Is my entire life devoted to Steampunk? No. I am quite the eclectic bird. My artwork shifts with my moods, much like the music I listen to. I might very well be found wearing a Hello Kitty t-shirt, while playing drums to Ballroom Blitz on Rock Band… or cruising down the interstate singing to The Tragically Hip at the top of my lungs. Or if you peek into my studio, you might find me listening to Enya, and working on something steeped in high fantasy. But it all funnels back to Steam at some point, and for me… that’s all that matters. So while I might not fit into the ideal Steampunk mode, I promise I’ll always create something intriguing to look at. And if it sparks your imagination, then my day is made.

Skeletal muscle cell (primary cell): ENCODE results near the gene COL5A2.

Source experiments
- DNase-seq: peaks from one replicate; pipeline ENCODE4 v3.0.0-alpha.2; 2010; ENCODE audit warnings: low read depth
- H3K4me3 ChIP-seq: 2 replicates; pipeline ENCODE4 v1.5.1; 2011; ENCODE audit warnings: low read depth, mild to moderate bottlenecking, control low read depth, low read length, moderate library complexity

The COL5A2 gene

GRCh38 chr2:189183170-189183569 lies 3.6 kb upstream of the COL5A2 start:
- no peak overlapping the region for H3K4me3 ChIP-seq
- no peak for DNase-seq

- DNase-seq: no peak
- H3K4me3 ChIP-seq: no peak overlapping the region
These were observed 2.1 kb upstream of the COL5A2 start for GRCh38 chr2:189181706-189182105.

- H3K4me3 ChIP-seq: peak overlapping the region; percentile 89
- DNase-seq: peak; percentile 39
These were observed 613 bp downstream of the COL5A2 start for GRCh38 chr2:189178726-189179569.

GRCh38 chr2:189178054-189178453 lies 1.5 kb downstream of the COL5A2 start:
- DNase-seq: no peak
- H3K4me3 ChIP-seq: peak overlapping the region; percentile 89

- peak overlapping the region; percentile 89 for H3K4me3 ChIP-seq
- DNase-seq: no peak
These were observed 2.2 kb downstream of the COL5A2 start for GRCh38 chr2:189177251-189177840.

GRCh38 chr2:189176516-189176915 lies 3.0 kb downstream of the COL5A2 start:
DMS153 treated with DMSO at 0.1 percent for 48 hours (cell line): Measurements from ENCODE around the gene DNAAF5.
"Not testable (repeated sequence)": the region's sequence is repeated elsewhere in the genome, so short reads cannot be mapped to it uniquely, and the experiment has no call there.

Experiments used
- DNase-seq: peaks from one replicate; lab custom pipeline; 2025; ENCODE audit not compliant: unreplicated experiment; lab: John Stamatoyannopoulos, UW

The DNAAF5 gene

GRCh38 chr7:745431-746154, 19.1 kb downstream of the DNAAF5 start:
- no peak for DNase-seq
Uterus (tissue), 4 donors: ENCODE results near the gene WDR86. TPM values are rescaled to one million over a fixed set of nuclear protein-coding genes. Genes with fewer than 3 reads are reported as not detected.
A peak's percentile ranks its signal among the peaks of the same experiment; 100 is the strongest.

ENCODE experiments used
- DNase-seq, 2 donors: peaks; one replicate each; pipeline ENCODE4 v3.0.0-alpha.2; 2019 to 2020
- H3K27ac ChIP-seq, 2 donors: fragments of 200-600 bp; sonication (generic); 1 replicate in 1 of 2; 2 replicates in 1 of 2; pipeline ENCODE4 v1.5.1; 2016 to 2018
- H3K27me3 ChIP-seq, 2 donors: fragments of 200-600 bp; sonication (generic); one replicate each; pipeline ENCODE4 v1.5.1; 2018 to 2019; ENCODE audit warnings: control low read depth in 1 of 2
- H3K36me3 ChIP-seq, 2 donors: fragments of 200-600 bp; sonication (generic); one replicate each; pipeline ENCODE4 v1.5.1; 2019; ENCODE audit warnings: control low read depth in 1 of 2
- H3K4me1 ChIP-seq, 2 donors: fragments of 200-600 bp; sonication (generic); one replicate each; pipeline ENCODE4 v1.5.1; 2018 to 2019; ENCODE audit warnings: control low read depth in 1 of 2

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 If you live in Seattle or nearby the fantastic Abney Park will be performing at the Circus at the End of the World a fabulous steampunk event! I have it on good authority from Captain Robert(lead singer of Abney Park) these tickets are going fast, so GET YOURS! Last year they had to turn away a 100+ people at the door! So order your tickets, then grab your goggles and start up your flying machine and make sure you get there! I have seen Abney Park live and they are AMAZING! They put on such a great show, trust me you don’t want to miss it! Sadly I won’t be able to attend this year 😦 If you make it let me know how it went! ~Elizabeth